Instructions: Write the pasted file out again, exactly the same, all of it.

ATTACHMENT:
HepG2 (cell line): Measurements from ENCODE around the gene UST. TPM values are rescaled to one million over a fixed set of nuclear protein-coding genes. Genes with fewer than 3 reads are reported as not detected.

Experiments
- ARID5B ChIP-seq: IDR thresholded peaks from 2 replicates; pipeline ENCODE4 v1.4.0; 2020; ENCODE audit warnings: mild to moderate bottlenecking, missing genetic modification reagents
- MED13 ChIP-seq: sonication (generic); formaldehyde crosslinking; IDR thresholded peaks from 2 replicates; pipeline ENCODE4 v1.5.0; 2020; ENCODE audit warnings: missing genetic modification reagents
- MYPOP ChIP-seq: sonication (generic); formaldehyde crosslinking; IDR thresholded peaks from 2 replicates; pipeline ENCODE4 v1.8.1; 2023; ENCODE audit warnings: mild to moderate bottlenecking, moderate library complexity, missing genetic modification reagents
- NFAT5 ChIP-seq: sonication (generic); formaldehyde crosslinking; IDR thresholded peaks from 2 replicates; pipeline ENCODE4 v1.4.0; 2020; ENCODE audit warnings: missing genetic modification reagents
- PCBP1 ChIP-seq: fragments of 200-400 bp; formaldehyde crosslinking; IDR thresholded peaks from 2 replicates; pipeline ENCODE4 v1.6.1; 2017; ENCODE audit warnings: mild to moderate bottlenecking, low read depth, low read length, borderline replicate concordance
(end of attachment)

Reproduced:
HepG2 (cell line): Measurements from ENCODE around the gene UST. TPM values are rescaled to one million over a fixed set of nuclear protein-coding genes. Genes with fewer than 3 reads are reported as not detected.

Experiments
- ARID5B ChIP-seq: IDR thresholded peaks from 2 replicates; pipeline ENCODE4 v1.4.0; 2020; ENCODE audit warnings: mild to moderate bottlenecking, missing genetic modification reagents
- MED13 ChIP-seq: sonication (generic); formaldehyde crosslinking; IDR thresholded peaks from 2 replicates; pipeline ENCODE4 v1.5.0; 2020; ENCODE audit warnings: missing genetic modification reagents
- MYPOP ChIP-seq: sonication (generic); formaldehyde crosslinking; IDR thresholded peaks from 2 replicates; pipeline ENCODE4 v1.8.1; 2023; ENCODE audit warnings: mild to moderate bottlenecking, moderate library complexity, missing genetic modification reagents
- NFAT5 ChIP-seq: sonication (generic); formaldehyde crosslinking; IDR thresholded peaks from 2 replicates; pipeline ENCODE4 v1.4.0; 2020; ENCODE audit warnings: missing genetic modification reagents
- PCBP1 ChIP-seq: fragments of 200-400 bp; formaldehyde crosslinking; IDR thresholded peaks from 2 replicates; pipeline ENCODE4 v1.6.1; 2017; ENCODE audit warnings: mild to moderate bottlenecking, low read depth, low read length, borderline replicate concordance